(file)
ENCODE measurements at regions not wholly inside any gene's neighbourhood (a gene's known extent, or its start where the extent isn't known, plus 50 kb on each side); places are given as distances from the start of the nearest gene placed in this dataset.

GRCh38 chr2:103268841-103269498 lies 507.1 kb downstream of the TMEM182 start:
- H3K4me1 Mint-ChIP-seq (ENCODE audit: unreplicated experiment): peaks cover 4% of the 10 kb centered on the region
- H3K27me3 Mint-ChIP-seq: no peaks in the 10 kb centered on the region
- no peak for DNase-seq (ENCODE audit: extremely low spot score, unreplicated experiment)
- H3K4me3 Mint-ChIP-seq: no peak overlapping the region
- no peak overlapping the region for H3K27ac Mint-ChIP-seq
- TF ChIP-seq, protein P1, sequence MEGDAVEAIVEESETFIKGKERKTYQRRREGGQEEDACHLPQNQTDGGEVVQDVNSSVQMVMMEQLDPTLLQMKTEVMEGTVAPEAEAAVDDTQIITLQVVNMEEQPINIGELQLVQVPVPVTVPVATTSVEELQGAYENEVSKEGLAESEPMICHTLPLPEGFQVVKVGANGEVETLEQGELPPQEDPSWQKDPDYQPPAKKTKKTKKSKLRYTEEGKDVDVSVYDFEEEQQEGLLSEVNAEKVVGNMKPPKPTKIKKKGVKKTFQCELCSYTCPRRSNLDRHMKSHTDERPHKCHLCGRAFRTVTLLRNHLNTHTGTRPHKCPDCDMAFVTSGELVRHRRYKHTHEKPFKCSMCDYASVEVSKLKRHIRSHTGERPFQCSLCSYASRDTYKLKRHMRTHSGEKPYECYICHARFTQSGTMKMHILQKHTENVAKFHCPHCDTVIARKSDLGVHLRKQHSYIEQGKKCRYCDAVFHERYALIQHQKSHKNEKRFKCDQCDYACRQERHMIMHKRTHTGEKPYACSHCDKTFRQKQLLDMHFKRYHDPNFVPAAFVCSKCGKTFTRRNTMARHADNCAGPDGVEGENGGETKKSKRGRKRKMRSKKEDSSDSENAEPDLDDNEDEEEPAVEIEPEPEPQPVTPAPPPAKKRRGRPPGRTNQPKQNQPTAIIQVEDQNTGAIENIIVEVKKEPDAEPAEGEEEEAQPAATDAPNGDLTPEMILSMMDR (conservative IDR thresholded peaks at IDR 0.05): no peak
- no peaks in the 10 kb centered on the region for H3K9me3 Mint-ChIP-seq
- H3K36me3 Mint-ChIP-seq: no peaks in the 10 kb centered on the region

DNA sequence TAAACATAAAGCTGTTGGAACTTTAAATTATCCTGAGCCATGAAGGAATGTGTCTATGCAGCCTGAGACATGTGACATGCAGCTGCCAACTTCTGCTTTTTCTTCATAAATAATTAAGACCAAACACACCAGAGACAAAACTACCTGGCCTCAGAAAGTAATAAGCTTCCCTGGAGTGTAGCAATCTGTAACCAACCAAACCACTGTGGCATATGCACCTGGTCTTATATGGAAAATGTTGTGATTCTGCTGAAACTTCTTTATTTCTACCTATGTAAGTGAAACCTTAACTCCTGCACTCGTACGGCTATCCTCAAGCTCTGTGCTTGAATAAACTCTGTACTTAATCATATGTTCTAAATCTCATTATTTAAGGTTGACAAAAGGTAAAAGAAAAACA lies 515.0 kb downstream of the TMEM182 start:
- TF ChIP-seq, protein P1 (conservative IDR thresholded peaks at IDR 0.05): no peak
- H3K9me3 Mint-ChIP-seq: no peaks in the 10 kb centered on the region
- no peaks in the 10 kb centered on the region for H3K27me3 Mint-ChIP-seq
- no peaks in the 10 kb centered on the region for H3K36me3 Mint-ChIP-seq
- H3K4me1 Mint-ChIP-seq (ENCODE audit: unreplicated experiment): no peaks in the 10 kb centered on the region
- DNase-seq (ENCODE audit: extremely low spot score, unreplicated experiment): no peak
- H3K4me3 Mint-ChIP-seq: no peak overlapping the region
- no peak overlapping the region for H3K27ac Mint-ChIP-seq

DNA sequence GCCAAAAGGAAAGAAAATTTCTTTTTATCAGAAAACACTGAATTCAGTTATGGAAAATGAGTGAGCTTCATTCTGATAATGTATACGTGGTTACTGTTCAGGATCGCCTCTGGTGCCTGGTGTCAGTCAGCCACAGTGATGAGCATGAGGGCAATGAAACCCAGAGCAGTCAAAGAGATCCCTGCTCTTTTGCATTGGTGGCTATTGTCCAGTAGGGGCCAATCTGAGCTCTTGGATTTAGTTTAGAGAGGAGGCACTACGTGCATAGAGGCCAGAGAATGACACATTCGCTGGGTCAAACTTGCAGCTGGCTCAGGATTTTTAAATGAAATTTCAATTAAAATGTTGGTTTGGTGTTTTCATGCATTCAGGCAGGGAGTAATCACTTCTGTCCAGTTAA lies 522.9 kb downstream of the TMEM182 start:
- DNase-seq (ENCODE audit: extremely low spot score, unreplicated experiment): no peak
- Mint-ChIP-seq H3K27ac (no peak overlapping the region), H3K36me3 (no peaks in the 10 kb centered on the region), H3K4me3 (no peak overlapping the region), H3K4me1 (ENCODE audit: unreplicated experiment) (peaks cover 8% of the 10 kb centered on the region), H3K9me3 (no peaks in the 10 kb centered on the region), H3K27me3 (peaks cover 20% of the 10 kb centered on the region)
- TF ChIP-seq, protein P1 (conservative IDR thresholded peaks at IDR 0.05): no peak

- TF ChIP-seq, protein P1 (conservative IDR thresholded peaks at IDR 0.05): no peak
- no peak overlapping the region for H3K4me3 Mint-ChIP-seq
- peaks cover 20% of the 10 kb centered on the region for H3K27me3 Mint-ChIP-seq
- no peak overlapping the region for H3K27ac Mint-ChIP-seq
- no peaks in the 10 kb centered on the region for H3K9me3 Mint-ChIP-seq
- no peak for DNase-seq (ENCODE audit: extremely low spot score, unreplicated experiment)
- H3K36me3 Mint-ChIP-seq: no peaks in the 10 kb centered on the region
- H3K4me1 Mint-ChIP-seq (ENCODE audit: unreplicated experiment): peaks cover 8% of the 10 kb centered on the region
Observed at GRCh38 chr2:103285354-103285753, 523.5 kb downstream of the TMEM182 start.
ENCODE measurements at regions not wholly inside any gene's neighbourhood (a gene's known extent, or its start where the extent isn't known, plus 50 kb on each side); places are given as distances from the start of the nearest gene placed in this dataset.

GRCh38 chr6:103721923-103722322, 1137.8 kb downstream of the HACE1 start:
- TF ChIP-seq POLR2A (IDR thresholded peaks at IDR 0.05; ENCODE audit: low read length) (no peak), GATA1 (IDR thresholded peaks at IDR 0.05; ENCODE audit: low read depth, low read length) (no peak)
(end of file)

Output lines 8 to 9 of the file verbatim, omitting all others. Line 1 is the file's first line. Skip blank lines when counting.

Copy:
- TF ChIP-seq, protein P1, sequence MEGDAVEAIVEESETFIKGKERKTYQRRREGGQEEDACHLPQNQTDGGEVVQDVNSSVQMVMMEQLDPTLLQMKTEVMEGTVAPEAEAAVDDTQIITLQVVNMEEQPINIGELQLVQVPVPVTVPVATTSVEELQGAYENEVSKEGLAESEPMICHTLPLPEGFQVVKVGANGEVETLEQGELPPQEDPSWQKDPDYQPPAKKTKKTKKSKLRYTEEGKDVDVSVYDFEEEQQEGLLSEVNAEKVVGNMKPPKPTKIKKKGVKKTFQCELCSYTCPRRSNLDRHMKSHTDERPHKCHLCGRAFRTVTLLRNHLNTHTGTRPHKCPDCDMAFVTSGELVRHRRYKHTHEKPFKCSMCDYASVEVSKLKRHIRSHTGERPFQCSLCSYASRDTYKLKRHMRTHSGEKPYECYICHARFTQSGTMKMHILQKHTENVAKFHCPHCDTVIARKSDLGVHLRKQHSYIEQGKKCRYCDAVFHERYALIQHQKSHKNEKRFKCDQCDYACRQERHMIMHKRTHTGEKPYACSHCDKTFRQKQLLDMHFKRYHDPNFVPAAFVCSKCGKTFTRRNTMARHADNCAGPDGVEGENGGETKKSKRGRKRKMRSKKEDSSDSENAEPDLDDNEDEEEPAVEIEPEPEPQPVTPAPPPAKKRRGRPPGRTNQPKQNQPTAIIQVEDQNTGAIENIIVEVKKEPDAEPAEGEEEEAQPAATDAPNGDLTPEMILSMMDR (conservative IDR thresholded peaks at IDR 0.05): no peak
- no peaks in the 10 kb centered on the region for H3K9me3 Mint-ChIP-seq